FIG. 1 also shows right post 20a and left post 20b. These posts prevent upper maxillary tray 12 and lower mandibulary tray 14 from closing against each other completely. Of course, said posts could be placed elsewhere on the device, such as an identical location on tray 14. Posts 20a and 20b may be located in different positions on either tray, however the location shown offers advantages of being further ideally located to maintain airflow. Right retention post 21a and left retention post 21b serve similar function to posts 20a and 20b. All posts further serve by: providing additional support for their respective tray, minimizing flex and bending for their respective tray, and correcting overall angulation as each post contacts its opposing tray.
FIG. 2a is a top view of the device, further showing the locations of the all of the interlocking ridges, as well as all posts.
FIG. 2b is a bottom view of the device, further showing the tooth retention tab 40.
FIG. 3a is a right side view of the device, further showing the locations of one side of interlocking ridges, as well as posts. Also seen is the outer wall of upper maxillary tray 16b, inner wall of lower mandibulary tray 18a, and outer wall of lower mandibulary tray 18b. Outer tray wall chamfer 32, curved contour of upper maxillary tray 34, and curved contour of lower mandibulary tray 36 are all also apparent. 18c shows the lingual flange portion of the inner wall of the lower mandibulary tray. The flange 18c serves to extend into the user's lingual vestibule to provide greater contact surface for advancing the mandible.
FIG. 3b is a left-side view of the device, showing similar features to view 3a
FIG. 4a is a view from the back-end of device.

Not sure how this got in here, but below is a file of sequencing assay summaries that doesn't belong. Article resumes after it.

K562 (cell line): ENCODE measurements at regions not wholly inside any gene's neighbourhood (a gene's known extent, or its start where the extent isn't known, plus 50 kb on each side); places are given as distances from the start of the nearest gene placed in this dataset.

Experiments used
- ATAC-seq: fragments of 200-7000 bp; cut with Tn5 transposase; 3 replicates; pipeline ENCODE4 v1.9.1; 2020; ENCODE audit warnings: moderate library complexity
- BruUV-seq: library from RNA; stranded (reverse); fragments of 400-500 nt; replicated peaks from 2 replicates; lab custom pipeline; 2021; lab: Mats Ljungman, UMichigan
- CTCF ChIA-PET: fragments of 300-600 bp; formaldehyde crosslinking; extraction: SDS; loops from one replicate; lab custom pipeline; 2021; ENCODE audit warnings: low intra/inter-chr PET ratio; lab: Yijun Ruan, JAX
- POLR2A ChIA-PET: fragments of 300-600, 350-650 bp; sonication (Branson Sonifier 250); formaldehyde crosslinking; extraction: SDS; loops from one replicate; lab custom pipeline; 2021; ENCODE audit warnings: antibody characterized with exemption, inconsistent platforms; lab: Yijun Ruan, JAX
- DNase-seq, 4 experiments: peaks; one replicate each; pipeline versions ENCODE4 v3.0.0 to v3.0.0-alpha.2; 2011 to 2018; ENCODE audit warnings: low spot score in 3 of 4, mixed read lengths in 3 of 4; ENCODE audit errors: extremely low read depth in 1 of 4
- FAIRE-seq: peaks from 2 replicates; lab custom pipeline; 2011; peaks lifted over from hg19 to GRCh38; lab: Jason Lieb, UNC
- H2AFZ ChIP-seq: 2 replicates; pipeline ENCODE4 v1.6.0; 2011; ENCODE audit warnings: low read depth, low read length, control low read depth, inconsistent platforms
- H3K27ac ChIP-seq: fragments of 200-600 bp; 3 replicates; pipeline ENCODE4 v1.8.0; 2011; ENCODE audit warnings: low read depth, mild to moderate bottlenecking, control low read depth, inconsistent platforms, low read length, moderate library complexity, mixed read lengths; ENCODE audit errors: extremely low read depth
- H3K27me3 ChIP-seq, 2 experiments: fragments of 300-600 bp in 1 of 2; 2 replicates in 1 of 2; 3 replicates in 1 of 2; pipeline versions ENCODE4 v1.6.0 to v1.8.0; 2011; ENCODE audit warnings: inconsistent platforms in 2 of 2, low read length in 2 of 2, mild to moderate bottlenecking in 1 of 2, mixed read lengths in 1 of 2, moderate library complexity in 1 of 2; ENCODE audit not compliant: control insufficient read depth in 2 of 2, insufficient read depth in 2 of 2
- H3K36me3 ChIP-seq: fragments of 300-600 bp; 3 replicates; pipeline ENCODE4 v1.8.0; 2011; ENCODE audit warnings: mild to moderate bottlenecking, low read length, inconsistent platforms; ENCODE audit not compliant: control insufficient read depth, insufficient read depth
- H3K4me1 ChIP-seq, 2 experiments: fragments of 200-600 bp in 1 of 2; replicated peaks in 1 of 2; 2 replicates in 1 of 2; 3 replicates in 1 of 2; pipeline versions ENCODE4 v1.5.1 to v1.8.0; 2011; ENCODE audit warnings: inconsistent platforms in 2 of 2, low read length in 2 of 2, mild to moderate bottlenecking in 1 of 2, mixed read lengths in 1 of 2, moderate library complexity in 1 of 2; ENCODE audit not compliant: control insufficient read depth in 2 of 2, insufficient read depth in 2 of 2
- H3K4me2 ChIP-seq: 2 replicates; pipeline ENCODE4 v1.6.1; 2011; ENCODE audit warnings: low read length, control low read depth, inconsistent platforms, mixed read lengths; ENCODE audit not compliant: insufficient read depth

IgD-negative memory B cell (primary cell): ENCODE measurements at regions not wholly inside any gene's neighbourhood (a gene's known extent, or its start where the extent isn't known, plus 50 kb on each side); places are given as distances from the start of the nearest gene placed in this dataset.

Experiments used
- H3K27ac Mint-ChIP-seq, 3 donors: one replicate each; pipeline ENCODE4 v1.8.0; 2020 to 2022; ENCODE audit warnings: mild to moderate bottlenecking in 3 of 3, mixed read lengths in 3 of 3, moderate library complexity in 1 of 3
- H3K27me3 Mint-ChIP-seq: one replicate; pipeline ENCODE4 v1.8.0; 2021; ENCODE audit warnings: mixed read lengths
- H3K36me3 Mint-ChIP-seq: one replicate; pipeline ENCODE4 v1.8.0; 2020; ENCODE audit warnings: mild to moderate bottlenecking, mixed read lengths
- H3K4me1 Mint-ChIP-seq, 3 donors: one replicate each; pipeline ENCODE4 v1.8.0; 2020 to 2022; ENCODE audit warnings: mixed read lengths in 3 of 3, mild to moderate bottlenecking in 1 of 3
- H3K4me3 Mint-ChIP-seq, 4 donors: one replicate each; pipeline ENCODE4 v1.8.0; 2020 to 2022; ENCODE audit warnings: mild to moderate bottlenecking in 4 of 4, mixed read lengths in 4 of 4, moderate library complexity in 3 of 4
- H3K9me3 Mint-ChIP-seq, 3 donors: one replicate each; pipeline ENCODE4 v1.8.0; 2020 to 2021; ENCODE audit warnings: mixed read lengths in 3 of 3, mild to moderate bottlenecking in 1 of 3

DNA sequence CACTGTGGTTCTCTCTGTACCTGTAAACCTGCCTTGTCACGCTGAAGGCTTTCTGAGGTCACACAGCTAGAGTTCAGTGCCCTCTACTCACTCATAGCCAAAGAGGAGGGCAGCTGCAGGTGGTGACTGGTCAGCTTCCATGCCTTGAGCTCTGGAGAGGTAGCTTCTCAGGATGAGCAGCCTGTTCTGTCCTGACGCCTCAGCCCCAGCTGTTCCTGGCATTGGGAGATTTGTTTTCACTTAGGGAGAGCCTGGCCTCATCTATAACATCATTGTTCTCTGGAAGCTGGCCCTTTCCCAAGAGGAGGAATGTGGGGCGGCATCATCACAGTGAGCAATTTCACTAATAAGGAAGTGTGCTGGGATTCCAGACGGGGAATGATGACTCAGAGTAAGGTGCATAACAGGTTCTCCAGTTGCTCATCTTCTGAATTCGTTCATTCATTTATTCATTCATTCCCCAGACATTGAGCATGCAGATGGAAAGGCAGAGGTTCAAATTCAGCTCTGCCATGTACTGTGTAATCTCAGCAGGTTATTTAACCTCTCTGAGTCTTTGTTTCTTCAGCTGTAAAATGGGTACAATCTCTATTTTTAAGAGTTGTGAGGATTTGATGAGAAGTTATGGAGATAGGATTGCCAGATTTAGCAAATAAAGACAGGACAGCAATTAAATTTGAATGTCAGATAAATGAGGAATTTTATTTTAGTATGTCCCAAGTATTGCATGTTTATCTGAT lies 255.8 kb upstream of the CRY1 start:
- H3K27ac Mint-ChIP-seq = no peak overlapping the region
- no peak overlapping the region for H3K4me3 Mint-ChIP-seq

FIG. 4b is a view from the front-end of device. Cleft contour 38 is visible in this view.
FIG. 5 is a bottom view of the front section of the lower tray of the device. In this view, tooth retention tab 40 is visible.
FIG. 6 is a perspective view of the front section of the lower tray of the device. In this view, tooth retention tab 40 is visible.
Overall device 10 readily bends in half at hinges 22a and 22b. It is then inserted into the user's mouth, with the user's maxillary teeth pressing into upper maxillary tray 12 and the user's mandibular teeth pressing into lower mandibulary tray 14. The user's maxillary teeth are cradled by the inner wall of upper maxillary tray 16a and the outer wall of upper maxillary tray 16b. The user's mandibular teeth are contacted by the inner wall 18a of lower mandibulary tray 14, and in addition, the outer wall 18b of the tray 14 may contact the maxillary teeth. The opposing forces of the contact with the facial surface of the upper maxillary dentition and in particular the contact of the inner flange of tray 18a to the lingual surface of the lower lingual dentition maintain the mandible in a forward position relative to the maxilla, whereby the airway passage in the nasopharynx, oropharynx and laryngopharynx are kept substantially free of occlusion, thus reducing or eliminating snoring and/or OSA.
The position of the two trays relative to each other, or offset, is determined by the location of overall hinges 22a and 22b. The offset is further reinforced by the pairs of hinged ridges, 24a, 24b, 24c, and 26a, 26b, 26c. At the device bends and is placed in the user's mouth, the ridged hinges engage and further reinforce the offset. The ridges continue to engage as a user partially or even fully opens his/her mouth. The location of the ridges, close to the hinge point, allows the ridges to stay engaged over a wider range of mouth motion than if the ridges were located closer to the front of the overall device. It is therefore advantageous to incorporate the ridges into the hinge portion of the overall device. Further, the interlocking ridges help prevent side to side and rotational motion between the upper and lower trays, thereby maintaining alignment.
In the preferred embodiment, the right and left lower interlocking ridges, 24c and 26c respectively, may be formed such that the highest point of each ridge is co-planar with the larger planar surface of lower mandibulary tray 14. This effectively creates a small recess for each ridge, 22a and 22b, to engage into, thereby creating a more positive engagement which helps insure the desired mandibular advancement is achieved. Alternately, ridges 24c and 26c may be more simply formed such that they are raised above the planer surface of tray 14.